AMD Fiji Launching In E3 Timeframe [UPDATE] Launch Date Is June 24th
AMD’s upcoming flagship Fiji GPU powering the R9 390X will reportedly be available to purchase worldwide a week after E3 kicks off, which happens to be at the 18th of June. However the source could not decisively confirm whether Fiji will make its first debut at E3 or at a separate dedicated venue for Fiji.
We’re betting on the former however, simply because it makes sense. The E3 media presence is very strong and the type of audience is perfect for a product launch like Fiji. AMD has also made the effort to sponsor and host the first PC gaming event in E3’s history, all the more reason to show their cutting edge PC gaming technology there. The good news is, regardless of when Fiji will actually make its first debut, the source confirms that the card will be available to purchase online and on shelves the week following E3.
[UPDATE] We’ve got news that the actual launch date for Fiji / R9 390X will be the 24th of June, exactly 12 days after E3 kicks off. The rest of the 300 series will launch on June 18th a week prior to Fiji XT. These launch dates are not official by any means but we have reason to believe that they’re fairly accurate.
AMD’s Fiji GPU Is Finally Coming
Last week we exclusively published the first official image of one of the multiple Fiji poweredcards that AMD plans to launch. According to the company because stacked HBM VRAM is packaged alongside the GPU die on one piece of interposer rather than on the circuit board of the card like GDDR5. This significantly cuts on the amount of components and the size of the PCB ( Printed Ciruit Board ). Which enables a myriad of extremely compact form factors that were simply not possible with this type of ultra high performance graphics cards before.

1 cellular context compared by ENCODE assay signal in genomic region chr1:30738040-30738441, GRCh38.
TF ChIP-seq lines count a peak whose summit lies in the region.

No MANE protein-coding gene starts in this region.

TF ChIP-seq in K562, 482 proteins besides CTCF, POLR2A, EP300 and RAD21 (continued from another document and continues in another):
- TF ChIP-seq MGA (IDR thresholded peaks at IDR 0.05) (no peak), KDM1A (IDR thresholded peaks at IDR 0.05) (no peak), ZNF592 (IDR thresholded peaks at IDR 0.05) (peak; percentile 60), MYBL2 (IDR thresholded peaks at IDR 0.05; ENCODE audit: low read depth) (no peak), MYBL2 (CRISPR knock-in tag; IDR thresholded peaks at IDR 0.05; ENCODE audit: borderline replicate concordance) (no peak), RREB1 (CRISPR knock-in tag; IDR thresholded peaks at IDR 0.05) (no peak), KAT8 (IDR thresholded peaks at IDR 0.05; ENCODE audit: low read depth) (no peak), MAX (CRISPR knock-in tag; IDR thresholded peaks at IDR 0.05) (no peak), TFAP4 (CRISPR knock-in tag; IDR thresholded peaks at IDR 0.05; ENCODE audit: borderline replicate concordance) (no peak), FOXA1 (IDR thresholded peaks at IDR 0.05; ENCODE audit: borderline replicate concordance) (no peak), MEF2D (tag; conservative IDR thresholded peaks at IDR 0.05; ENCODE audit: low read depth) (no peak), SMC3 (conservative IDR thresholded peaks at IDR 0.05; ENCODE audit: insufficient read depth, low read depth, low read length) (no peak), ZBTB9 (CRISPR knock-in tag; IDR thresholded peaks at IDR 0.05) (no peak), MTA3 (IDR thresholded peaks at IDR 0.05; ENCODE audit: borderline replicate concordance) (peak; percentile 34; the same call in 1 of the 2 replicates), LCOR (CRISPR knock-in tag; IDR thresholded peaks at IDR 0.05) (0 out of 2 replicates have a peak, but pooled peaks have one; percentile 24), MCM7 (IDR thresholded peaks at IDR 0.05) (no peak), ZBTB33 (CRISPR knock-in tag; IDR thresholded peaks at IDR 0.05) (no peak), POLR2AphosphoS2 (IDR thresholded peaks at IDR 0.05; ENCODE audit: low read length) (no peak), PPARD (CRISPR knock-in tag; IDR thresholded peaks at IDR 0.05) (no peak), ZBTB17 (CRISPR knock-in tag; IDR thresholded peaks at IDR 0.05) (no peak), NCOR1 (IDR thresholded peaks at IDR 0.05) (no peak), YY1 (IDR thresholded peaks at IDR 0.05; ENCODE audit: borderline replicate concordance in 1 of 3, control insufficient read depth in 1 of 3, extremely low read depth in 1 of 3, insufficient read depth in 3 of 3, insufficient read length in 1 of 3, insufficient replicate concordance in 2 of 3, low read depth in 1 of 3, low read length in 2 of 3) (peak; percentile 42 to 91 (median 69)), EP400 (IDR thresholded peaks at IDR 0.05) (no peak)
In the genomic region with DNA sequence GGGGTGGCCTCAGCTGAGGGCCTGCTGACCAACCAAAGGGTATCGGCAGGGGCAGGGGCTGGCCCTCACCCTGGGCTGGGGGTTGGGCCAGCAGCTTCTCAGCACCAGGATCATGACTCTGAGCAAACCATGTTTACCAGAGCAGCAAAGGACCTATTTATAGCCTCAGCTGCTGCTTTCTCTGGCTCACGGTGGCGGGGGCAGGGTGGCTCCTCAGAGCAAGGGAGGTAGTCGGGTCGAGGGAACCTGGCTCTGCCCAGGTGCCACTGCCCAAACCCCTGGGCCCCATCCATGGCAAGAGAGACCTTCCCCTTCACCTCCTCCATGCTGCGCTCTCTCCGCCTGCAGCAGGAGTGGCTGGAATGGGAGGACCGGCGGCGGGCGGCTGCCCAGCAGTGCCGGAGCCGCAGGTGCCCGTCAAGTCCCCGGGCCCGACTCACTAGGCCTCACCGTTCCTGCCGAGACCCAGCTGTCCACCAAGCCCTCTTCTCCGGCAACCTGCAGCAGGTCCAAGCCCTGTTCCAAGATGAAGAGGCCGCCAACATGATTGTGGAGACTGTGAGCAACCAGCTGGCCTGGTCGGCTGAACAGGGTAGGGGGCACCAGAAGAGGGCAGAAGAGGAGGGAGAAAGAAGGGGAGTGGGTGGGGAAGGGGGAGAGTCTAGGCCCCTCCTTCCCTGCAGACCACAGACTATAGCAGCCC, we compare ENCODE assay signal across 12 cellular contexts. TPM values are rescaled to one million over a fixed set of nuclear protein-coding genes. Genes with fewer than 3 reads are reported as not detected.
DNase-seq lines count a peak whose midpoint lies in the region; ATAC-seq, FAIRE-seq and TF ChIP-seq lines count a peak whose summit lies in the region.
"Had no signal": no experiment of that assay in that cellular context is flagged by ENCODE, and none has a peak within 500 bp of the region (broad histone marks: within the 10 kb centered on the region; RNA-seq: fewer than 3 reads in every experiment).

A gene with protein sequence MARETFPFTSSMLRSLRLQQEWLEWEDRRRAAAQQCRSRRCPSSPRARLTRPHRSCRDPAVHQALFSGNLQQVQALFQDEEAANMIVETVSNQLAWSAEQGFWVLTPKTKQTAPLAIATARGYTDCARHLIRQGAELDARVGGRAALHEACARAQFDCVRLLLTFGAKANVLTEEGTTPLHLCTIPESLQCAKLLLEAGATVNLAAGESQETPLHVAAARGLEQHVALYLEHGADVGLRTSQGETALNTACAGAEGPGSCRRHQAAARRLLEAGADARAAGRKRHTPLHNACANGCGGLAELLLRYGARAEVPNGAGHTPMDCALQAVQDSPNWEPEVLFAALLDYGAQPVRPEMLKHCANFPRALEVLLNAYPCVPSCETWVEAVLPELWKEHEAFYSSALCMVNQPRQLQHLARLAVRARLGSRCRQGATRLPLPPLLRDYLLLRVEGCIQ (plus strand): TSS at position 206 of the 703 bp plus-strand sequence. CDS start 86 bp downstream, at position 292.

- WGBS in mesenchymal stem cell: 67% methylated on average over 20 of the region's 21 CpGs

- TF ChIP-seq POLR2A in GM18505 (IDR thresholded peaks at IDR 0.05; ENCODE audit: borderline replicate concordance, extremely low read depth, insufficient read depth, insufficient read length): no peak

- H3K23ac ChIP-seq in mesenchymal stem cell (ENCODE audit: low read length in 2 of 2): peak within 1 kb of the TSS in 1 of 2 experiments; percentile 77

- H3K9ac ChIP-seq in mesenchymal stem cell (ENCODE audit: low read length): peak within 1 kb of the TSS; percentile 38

AMD promised that gamers will be able to choose from “multiple” Fiji powered boards with different form factors and cooling. The image you see above is only of those multiple. It features water-cooling and a very small form factor, resembling that of the Nvidia GeForce GTX 750 Ti cards and other mini-itx graphics cards.
I should plainly point out that we have yet to confirm that AMD’s flagship Fiji XT powered card will actually be called the R9 390X. That’s simply the name that we have given it to reflect its standing within AMD’s graphics line-up. It’s by no means confirmed nor has AMD ever referred to it by that nomenclature. So don’t be surprised if AMD calls it something else.
Now let’s quickly remind ourselves of what Fiji is and how it compares to AMD’s previous generation flagship, the Hawaii XT powered R9 290X.Below are the specifications for Fiji based on the rumored R9 390X WCE presentation slides and the SiSoft Sandra database leak.
|WCCFTech||AMD Fiji Flagship||AMD Radeon R9 290X
|GPU Code Name||Fiji XT||Hawaii XT|
|GPU Cores / Shaders||4096||2816|
|Memory||4GB Stacked HBM||4GB GDDR5|
|Memory Interface||4096 Wide IO||512bit GDDR5|
|Total Memory Bandwidth||512GB/S||320GB/S|
|GPU Clock Speed||1.05Ghz||1Ghz|
HBM represents the revolutionary step that has been so badly needed in the evolution of memory standards. The first generation of HBM promises to deliver 4.5X the bandwidth of GDDR5 and a staggering 16 times the bandwidth of DDR3
In our technical deep dive on Fiji we were able to draw a rough estimate of the R9 390X’s performance based on the core count and the clock speed. But as we can’t yet quantify the performance benefit from HBM without rigorous testing we left it out of the equation. Even without putting HBM into the equation the estimated performance of the R9 390X may still surprise you.
We’re actively working towards pinpointing a specific launch date for the R9 300 series in general and Fiji more specifically as I write this. And we’ll make sure to update you with the details as soon as we can.